The Los Angeles River Before It Became A Concrete Channel (It’s Not What You Think)

A short piece in Los Angeles Magazine paints a picture of a Los Angeles River very different from the concrete jungle it’s become today:

Before human civilization transformed it, the L.A. River flowed in some places through grassy oak woodland. In others it coursed through a dense forest of willows, cottonwoods, and sycamores. Steelhead trout swam through its currents, antelope and deer paused at its banks to drink, and grizzly bears ambled into its waters for food.

After a winter storm, the tame stream became a whitecapped fury. In the parched summer months, the river plunged below the surface where it encountered the porous soil of the Los Angeles Basin. But at the Glendale Narrows, shallow bedrock forced the stream aboveground, guaranteeing a year-round flow. In other places, where the parking lots of Beverly Hills, Compton, and Hollywood bake in the sun today, groundwater hydrology conspired with seasonal flooding to create a vast system of marshes, ponds, and other wetlands teeming with plant and animal life.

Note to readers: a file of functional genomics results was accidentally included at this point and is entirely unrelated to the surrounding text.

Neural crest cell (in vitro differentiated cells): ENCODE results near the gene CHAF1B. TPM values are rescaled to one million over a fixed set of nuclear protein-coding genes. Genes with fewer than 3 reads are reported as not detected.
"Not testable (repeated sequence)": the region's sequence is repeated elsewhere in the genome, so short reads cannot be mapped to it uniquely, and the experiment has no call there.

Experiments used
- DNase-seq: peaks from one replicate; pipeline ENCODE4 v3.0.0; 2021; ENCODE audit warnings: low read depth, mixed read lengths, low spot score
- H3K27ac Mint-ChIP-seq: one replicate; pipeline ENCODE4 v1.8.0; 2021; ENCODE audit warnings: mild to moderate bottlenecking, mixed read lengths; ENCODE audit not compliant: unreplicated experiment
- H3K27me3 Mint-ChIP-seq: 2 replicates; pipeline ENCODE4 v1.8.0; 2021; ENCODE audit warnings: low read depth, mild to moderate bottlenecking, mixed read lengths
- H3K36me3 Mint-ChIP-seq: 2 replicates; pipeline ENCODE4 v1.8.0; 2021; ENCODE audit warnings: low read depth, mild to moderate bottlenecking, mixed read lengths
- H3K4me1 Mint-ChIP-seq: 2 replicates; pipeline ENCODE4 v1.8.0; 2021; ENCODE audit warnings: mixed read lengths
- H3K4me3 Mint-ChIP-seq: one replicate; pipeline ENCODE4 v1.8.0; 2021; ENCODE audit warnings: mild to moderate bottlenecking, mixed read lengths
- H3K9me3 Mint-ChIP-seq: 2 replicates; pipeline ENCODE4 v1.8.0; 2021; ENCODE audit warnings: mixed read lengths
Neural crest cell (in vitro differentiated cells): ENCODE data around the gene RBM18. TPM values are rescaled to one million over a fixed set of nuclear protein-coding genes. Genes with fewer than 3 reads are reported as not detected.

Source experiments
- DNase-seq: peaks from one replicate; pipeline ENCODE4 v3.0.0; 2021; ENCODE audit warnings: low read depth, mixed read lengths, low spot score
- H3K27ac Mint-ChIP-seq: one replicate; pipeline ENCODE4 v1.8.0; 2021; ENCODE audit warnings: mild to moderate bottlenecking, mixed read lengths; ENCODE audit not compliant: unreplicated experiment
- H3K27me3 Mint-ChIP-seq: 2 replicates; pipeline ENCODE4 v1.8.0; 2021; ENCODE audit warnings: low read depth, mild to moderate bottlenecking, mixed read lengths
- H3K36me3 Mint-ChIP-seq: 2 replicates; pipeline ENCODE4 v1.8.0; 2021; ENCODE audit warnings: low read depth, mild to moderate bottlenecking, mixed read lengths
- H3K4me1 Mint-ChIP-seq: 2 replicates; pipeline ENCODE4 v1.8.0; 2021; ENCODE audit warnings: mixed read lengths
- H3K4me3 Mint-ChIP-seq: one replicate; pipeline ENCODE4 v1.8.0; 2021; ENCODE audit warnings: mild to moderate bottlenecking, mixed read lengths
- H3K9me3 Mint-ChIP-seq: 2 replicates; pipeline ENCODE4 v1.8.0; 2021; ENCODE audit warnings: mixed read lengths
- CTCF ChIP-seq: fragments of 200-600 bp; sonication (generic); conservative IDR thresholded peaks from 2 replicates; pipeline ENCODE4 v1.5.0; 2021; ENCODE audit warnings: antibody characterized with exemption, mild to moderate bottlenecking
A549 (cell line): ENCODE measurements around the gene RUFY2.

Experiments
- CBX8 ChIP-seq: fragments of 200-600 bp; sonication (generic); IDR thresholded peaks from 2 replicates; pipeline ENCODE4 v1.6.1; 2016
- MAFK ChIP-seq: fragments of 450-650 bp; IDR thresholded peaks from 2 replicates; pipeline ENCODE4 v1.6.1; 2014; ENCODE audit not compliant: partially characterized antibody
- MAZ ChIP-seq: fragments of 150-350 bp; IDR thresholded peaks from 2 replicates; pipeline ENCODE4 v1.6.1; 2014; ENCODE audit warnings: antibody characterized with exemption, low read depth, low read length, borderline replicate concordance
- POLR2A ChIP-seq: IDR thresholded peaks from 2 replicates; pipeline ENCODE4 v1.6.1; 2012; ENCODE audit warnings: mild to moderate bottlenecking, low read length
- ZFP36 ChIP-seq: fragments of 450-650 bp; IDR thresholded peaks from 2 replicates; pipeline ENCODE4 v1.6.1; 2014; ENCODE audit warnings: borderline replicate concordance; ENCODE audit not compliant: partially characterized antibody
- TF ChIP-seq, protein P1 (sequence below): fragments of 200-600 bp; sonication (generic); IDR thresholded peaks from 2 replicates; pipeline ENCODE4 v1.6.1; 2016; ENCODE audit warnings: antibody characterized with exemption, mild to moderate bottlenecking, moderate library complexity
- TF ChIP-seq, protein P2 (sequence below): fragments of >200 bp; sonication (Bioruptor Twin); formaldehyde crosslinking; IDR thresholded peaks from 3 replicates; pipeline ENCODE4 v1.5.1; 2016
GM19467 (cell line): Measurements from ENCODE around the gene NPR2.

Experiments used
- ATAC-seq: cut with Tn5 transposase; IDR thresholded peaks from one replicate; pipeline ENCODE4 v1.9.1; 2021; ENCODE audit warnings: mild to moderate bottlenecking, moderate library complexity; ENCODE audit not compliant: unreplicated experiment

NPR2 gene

Today, the Southern California landscape has been transformed and its steelhead and other wildlife have suffered for it.

While we’re in the midst of trying to save what’s left, it couldn’t hurt to pause every once in a while to remember things as they really were.

The Los Angeles River

(Photograph courtesy of the Title Insurance and Trust, and C.C. Pierce Photography Collection, USC Libraries)